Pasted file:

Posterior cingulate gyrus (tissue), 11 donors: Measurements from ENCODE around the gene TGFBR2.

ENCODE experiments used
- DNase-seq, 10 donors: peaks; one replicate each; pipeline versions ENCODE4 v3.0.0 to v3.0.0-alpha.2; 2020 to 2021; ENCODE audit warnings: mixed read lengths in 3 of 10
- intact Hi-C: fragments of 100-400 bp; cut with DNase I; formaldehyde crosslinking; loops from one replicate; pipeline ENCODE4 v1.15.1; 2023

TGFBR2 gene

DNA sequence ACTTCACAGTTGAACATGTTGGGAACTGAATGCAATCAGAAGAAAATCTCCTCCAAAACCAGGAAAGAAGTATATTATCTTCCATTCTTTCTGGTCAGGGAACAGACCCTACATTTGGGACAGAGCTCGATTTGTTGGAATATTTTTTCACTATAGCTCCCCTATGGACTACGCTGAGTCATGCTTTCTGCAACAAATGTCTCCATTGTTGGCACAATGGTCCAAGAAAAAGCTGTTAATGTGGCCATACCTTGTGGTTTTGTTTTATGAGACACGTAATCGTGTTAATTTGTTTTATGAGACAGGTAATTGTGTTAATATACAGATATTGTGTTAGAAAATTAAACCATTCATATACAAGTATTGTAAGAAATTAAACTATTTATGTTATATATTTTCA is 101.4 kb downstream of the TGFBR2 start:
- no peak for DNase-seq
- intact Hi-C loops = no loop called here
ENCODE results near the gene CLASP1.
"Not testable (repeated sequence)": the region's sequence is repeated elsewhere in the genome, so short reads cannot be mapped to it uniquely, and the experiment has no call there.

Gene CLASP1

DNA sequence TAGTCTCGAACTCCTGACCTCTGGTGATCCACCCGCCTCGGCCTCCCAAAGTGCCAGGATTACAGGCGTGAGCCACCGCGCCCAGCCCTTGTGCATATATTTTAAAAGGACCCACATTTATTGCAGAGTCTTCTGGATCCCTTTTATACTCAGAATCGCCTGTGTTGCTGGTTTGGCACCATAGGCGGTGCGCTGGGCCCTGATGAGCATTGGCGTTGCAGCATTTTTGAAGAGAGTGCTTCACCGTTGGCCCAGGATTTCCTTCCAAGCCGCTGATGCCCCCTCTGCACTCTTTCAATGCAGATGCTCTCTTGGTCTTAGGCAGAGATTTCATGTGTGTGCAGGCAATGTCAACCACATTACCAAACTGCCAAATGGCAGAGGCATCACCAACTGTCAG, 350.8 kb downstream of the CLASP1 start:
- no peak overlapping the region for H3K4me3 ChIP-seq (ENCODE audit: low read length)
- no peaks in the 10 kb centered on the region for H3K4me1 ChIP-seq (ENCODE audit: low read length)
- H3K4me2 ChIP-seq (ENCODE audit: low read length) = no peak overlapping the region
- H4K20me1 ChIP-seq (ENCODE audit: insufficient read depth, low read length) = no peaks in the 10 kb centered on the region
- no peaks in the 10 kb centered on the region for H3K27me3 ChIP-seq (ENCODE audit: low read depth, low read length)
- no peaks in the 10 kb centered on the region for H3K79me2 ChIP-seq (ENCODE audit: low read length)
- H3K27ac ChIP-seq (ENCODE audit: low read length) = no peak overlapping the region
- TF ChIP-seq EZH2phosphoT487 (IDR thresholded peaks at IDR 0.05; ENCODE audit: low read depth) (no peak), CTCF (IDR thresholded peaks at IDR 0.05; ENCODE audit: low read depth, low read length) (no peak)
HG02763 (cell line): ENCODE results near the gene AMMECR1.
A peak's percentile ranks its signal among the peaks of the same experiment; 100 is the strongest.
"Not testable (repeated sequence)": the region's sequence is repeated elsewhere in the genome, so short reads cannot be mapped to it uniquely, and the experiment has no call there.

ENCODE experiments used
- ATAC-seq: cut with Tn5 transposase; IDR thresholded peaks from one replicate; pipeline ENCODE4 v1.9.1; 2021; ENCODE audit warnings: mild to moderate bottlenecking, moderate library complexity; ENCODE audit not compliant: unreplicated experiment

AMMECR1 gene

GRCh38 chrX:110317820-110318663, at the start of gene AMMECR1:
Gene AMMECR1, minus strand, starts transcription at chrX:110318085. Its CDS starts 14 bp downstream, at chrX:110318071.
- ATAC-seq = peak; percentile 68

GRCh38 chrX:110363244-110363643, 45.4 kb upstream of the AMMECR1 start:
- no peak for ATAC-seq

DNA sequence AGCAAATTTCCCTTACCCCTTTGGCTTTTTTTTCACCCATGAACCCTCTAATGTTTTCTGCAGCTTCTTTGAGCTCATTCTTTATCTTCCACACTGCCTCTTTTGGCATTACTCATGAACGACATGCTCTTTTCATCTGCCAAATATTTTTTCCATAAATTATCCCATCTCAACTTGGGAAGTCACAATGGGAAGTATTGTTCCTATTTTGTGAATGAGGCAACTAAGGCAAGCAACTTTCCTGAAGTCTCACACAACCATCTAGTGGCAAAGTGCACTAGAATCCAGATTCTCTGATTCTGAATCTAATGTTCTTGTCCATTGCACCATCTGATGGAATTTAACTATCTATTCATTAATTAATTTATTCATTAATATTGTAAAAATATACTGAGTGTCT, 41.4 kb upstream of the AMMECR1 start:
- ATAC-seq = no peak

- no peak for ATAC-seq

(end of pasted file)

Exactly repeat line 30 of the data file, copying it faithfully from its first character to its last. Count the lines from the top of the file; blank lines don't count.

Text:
GRCh38 chrX:110363244-110363643, 45.4 kb upstream of the AMMECR1 start: